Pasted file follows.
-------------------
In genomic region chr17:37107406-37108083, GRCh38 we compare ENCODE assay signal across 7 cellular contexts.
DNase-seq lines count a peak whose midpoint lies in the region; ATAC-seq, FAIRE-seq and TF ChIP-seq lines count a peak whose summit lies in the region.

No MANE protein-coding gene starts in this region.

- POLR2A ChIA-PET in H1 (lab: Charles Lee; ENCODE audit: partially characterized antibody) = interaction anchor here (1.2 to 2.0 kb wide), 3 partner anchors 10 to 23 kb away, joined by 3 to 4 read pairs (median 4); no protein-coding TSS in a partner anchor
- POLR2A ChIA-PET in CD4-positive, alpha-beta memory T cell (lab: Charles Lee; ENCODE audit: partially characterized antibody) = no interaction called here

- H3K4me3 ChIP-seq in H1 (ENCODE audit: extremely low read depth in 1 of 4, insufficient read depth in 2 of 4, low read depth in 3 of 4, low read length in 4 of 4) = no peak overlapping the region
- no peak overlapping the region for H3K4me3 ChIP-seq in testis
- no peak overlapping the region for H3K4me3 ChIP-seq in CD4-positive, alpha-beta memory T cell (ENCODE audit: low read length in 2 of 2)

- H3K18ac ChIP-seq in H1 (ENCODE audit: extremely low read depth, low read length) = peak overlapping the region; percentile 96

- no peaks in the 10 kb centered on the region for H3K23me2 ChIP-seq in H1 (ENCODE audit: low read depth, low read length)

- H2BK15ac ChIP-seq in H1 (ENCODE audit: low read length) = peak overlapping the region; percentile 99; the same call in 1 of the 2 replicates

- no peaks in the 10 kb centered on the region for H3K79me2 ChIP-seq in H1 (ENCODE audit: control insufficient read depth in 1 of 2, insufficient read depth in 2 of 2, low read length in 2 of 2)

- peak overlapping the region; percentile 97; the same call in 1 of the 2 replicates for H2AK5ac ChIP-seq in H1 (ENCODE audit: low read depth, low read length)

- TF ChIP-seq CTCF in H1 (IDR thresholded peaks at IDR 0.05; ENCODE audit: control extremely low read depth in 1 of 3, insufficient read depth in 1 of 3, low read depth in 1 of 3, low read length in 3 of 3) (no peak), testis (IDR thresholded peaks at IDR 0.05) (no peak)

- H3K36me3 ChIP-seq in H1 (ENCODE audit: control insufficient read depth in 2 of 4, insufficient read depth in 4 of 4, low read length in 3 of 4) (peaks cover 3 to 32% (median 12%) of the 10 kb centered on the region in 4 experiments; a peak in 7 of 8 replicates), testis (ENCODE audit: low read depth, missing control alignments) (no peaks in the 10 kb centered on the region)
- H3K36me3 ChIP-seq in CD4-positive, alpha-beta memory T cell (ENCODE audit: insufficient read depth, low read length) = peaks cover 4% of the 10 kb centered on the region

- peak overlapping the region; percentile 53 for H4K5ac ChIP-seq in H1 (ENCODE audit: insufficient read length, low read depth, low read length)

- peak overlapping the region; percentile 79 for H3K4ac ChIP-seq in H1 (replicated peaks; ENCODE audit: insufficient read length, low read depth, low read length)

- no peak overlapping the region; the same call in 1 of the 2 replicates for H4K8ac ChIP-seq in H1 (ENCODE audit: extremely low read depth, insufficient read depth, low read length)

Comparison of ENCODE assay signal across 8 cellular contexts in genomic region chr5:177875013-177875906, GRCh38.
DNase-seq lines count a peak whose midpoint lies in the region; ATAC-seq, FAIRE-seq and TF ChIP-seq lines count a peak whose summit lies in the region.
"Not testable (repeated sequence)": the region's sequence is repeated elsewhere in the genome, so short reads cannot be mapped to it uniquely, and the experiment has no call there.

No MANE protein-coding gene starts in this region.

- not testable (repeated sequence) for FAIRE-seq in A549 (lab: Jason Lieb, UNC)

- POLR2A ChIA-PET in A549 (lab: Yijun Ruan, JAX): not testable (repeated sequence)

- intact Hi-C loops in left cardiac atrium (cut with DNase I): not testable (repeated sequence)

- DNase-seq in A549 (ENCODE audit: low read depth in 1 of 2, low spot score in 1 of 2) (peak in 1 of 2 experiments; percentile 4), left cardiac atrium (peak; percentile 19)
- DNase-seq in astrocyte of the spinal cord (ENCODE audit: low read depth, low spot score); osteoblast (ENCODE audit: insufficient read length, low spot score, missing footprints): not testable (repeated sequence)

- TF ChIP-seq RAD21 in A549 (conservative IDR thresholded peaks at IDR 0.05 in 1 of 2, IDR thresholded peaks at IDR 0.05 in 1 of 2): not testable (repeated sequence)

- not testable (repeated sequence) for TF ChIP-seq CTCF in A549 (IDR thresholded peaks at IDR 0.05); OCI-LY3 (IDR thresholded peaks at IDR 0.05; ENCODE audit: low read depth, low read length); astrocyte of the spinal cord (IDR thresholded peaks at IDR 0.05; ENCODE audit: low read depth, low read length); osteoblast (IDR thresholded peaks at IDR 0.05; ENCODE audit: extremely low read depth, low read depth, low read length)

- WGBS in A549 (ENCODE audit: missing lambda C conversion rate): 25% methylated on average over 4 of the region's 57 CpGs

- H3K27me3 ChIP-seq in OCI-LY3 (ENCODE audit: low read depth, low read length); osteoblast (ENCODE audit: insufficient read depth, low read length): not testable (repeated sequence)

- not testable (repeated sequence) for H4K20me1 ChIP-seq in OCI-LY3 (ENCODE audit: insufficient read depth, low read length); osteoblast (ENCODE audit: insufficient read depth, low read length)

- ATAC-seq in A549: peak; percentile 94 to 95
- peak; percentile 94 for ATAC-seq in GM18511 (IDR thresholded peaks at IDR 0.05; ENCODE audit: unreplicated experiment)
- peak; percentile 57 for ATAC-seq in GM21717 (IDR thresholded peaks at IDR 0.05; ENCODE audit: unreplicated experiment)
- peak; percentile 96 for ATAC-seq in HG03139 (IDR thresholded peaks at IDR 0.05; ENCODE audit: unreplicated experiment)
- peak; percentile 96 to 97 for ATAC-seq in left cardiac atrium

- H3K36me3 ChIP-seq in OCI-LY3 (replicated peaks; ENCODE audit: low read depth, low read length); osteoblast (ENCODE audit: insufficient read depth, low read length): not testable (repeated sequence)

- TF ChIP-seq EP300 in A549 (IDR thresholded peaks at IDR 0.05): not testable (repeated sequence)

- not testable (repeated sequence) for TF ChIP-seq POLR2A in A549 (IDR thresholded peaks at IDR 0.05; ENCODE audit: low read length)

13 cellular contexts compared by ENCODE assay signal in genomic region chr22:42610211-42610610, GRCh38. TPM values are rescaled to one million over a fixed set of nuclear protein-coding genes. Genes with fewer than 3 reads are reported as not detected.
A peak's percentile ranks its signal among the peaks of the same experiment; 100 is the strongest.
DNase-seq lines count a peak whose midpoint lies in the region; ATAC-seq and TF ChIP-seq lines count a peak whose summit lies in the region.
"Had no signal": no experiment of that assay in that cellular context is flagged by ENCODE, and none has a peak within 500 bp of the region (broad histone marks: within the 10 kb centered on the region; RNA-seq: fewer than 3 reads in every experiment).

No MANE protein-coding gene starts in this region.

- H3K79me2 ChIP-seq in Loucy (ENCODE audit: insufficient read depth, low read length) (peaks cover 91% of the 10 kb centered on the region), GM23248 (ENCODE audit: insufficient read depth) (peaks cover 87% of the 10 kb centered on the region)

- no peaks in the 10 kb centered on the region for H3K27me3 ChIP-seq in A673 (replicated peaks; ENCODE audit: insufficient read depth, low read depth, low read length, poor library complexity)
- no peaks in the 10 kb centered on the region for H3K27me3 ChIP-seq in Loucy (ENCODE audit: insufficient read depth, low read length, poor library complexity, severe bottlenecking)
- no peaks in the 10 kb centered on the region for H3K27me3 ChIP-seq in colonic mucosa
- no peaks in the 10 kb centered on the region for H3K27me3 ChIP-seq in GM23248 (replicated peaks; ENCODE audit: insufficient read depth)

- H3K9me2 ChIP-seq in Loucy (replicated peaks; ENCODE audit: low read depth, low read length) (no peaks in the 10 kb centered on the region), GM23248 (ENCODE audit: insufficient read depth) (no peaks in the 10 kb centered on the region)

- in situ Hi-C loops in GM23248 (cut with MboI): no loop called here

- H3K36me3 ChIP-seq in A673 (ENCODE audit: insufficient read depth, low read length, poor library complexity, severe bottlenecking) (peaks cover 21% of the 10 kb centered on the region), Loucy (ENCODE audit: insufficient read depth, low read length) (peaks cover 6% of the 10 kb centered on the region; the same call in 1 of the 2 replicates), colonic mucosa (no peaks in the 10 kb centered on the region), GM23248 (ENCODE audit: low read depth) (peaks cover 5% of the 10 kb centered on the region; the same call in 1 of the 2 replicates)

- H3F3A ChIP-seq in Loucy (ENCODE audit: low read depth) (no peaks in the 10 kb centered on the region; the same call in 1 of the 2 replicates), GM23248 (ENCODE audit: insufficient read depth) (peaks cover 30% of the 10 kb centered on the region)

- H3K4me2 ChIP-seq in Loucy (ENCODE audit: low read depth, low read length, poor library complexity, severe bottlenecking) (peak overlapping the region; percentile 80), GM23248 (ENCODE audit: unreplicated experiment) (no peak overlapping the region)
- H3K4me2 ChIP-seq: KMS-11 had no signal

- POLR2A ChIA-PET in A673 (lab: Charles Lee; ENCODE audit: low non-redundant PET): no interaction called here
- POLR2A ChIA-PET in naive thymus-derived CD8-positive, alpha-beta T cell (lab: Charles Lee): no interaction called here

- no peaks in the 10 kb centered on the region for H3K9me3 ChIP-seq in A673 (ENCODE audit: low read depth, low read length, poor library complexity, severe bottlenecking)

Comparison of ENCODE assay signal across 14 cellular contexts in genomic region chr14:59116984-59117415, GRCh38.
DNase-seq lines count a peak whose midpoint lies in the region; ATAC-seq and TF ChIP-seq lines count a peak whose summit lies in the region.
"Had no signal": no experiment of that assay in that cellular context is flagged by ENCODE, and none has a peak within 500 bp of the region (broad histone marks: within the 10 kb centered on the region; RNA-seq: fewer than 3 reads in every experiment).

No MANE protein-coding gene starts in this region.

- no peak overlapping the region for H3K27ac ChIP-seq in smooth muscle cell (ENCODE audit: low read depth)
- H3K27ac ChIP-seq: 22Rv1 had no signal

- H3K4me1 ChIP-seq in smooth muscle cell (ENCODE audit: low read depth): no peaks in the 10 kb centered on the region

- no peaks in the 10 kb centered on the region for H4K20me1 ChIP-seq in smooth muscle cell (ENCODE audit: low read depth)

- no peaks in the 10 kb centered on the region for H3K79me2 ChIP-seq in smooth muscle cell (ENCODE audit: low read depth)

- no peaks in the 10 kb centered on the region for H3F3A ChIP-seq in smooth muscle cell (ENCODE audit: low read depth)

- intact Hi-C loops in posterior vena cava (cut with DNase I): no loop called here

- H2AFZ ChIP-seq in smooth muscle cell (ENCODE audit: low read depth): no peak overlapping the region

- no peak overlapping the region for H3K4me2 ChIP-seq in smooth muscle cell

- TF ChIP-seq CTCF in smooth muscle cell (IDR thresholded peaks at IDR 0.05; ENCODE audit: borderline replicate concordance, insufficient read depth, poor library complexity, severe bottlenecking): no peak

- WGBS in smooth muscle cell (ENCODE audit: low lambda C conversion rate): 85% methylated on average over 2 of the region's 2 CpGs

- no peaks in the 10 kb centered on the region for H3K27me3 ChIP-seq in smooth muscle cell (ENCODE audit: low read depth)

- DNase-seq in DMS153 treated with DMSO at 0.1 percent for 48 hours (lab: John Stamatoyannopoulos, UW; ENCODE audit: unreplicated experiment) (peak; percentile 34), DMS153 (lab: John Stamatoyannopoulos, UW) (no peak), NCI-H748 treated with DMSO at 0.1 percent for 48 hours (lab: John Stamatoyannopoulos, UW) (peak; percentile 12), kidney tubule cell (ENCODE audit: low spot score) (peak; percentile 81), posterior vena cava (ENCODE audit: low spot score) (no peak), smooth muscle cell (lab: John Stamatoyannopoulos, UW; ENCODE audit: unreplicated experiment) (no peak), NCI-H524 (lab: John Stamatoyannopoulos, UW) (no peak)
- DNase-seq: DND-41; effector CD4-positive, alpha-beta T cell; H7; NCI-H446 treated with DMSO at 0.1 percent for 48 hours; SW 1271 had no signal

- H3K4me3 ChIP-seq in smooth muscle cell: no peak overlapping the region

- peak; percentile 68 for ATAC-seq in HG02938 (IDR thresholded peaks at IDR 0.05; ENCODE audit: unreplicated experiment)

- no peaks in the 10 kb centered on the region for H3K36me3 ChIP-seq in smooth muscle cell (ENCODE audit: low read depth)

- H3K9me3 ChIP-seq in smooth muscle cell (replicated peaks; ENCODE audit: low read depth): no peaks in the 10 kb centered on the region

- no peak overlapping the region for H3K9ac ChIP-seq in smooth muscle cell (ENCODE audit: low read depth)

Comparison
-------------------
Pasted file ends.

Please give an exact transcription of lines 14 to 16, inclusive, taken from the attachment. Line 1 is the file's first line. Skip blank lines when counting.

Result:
- TF ChIP-seq CTCF in H1 (IDR thresholded peaks at IDR 0.05; ENCODE audit: control extremely low read depth in 1 of 3, insufficient read depth in 1 of 3, low read depth in 1 of 3, low read length in 3 of 3) (no peak), testis (IDR thresholded peaks at IDR 0.05) (no peak)

- H3K36me3 ChIP-seq in H1 (ENCODE audit: control insufficient read depth in 2 of 4, insufficient read depth in 4 of 4, low read length in 3 of 4) (peaks cover 3 to 32% (median 12%) of the 10 kb centered on the region in 4 experiments; a peak in 7 of 8 replicates), testis (ENCODE audit: low read depth, missing control alignments) (no peaks in the 10 kb centered on the region)
- H3K36me3 ChIP-seq in CD4-positive, alpha-beta memory T cell (ENCODE audit: insufficient read depth, low read length) = peaks cover 4% of the 10 kb centered on the region